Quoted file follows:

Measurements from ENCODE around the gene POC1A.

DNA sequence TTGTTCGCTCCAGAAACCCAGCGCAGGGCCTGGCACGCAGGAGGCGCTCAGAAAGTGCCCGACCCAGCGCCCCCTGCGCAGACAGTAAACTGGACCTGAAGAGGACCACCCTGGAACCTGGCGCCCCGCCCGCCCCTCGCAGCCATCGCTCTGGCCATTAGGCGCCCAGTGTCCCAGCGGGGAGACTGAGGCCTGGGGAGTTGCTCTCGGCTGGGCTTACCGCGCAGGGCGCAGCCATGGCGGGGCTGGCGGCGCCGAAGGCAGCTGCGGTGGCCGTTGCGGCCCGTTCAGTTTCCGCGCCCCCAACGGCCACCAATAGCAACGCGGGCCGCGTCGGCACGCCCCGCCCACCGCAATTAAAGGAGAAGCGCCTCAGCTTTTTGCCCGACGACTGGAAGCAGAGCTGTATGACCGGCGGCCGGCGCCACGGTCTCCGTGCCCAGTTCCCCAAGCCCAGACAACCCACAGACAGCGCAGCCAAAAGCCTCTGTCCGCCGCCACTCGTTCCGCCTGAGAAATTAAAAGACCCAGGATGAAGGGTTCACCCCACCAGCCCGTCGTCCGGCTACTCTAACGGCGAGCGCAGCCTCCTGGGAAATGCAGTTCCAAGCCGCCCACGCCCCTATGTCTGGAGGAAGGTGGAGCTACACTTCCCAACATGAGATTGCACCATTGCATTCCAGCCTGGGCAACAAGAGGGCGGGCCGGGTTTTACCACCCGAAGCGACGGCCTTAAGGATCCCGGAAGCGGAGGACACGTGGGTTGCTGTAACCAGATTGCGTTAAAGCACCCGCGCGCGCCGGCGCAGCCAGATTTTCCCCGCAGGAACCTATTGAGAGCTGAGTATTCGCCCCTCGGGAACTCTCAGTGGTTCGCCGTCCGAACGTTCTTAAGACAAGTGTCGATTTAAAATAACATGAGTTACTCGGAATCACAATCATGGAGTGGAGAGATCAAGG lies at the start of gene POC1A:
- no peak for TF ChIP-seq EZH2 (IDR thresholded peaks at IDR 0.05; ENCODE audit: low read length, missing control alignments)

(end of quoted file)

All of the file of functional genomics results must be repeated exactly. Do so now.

Measurements from ENCODE around the gene POC1A.

DNA sequence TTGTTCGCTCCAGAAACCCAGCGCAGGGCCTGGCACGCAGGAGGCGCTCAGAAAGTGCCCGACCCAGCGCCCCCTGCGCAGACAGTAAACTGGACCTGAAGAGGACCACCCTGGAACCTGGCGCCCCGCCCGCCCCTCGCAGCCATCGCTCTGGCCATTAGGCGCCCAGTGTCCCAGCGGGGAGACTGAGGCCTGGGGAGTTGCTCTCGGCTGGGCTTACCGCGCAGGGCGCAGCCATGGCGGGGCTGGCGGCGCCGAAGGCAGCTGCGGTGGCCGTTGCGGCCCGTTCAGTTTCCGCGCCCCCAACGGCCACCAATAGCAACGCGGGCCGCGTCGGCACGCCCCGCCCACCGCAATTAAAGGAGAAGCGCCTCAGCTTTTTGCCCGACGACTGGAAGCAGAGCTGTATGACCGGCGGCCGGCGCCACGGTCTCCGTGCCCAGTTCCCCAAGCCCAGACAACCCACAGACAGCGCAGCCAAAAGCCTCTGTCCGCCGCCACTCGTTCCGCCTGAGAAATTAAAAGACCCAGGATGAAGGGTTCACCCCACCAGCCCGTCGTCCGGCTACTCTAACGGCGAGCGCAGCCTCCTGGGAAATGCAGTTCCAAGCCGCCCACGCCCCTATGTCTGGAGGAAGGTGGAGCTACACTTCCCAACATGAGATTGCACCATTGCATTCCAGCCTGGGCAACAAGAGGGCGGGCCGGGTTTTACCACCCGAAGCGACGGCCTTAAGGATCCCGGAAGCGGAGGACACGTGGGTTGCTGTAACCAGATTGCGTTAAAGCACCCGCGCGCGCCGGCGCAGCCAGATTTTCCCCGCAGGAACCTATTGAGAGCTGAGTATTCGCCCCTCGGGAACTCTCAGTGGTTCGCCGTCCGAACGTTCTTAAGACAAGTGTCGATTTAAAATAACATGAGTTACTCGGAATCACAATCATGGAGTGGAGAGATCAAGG lies at the start of gene POC1A:
- no peak for TF ChIP-seq EZH2 (IDR thresholded peaks at IDR 0.05; ENCODE audit: low read length, missing control alignments)